Schools' low vaccination rates spark fear after Samoa measles outbreak

In eight schools, at least 30% of students were unvaccinated.

December 13, 2019, 9:17 AM

The recent outbreak of measles in Samoa, which has killed 72 people, has sparked fears about low vaccination rates in Hawaii.

In eight schools at least 30% of students were unvaccinated as of the 2018-2019 school year, according to state health department data.

Hawaii is one state that permits both religious and medical exemptions to vaccinations.

Janice Okubo, a spokesperson for the Hawaii State Department of Health, called the low vaccination rates in those schools "very concerning," but stressed that most schools in Hawaii have high vaccination rates. "We recently updated our state vaccination requirements for school entry, making them more stringent to strengthen immunity in our communities," Okubo said.

"Measles has been a concern nationwide," she added.

For a population to be protected against the measles, between 93% and 95% of people need to be immunized or immune to the disease, according to the World Health Organization.

A nurse prepares vaccinations during a nationwide campaign against measles in the Samoan town of Le'auva'a, Dec. 2, 2019.
AFP via Getty Images, FILE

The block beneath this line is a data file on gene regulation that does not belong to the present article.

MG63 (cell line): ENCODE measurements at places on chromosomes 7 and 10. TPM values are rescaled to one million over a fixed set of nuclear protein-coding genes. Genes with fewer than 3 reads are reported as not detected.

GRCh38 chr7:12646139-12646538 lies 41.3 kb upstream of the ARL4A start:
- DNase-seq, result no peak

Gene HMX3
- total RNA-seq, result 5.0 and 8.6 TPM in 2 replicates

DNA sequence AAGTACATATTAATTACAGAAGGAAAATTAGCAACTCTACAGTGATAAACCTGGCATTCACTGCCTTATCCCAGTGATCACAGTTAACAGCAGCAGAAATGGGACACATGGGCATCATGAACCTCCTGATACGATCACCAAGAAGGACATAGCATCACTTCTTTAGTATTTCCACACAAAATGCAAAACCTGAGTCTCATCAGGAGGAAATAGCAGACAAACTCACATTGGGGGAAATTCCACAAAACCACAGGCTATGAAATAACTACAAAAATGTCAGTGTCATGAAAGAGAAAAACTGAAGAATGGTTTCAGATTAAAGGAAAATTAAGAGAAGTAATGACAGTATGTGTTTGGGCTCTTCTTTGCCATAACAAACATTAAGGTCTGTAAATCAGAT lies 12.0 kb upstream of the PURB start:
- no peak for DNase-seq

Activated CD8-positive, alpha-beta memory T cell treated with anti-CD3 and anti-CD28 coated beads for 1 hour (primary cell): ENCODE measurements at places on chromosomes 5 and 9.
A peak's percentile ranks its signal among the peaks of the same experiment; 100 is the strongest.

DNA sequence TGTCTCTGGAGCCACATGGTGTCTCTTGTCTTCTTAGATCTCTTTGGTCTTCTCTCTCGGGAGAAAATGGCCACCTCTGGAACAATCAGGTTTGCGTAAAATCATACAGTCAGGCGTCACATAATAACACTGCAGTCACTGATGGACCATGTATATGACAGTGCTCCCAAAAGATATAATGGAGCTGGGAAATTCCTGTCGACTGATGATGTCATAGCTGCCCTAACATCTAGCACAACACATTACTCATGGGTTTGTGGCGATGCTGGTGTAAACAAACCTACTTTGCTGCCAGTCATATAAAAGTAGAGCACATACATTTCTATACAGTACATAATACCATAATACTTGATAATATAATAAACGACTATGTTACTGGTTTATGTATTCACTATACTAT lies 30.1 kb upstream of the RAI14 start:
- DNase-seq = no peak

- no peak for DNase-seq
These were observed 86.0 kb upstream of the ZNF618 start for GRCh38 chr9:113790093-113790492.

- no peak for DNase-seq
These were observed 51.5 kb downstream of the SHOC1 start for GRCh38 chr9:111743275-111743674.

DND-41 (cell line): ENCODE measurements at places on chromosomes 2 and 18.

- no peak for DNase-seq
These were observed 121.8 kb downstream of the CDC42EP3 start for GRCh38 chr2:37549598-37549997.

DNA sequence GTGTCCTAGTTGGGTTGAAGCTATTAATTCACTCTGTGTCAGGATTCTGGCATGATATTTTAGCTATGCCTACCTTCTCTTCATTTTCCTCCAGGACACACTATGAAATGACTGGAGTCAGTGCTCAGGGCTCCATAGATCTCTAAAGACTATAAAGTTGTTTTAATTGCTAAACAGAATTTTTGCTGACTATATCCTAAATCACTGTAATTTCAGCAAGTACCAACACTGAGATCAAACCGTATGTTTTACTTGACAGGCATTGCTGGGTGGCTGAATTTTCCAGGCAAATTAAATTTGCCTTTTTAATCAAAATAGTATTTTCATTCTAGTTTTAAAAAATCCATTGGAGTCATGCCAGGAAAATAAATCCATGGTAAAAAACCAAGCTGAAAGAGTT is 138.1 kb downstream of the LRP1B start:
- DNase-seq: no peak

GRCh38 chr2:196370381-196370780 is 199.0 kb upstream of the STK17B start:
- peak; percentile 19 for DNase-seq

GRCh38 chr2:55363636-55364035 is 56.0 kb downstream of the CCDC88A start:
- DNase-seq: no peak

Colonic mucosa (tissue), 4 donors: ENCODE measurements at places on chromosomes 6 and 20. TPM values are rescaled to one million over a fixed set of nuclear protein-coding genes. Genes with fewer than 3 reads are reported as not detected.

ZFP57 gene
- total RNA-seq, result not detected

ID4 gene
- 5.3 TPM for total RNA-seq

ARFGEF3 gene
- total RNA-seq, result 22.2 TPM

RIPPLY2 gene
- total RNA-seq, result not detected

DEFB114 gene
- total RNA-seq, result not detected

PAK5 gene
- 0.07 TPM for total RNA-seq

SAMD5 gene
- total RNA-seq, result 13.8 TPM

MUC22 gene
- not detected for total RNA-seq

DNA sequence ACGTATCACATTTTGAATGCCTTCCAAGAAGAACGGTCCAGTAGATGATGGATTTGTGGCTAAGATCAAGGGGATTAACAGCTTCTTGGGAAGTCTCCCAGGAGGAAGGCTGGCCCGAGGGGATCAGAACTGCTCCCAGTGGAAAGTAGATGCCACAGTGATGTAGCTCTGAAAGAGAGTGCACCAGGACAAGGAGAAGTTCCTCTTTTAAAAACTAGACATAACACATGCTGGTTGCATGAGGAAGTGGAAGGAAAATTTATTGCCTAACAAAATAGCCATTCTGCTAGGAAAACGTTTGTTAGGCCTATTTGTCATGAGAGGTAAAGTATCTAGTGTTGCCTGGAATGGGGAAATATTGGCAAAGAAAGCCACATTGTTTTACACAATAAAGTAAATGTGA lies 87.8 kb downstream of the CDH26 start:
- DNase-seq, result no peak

The Samoa outbreak comes as measles deaths have surged worldwide, killing 140,000 people last year, most younger than 5 years old.

As of mid-November, there were three times more measles cases reported to WHO in 2019 than during the same time period in 2018.

Hawaii's Lt. Gov. Josh Green, a physician, recently returned from an on-the-ground vaccination effort in Samoa. He and a team of 70 doctors and nurses worked alongside Samoan health workers to stave off additional outbreaks.

"I truly believe it's going to be infectious disease problems that are our greatest challenges as humanity, not other questions like terrorism or fights amongst ourselves," Green told Radio New Zealand in an interview last week.

"I think we have to be very mindful of how fast an epidemic can take us," he said. "People should continue to get vaccinated if we're going to be safe."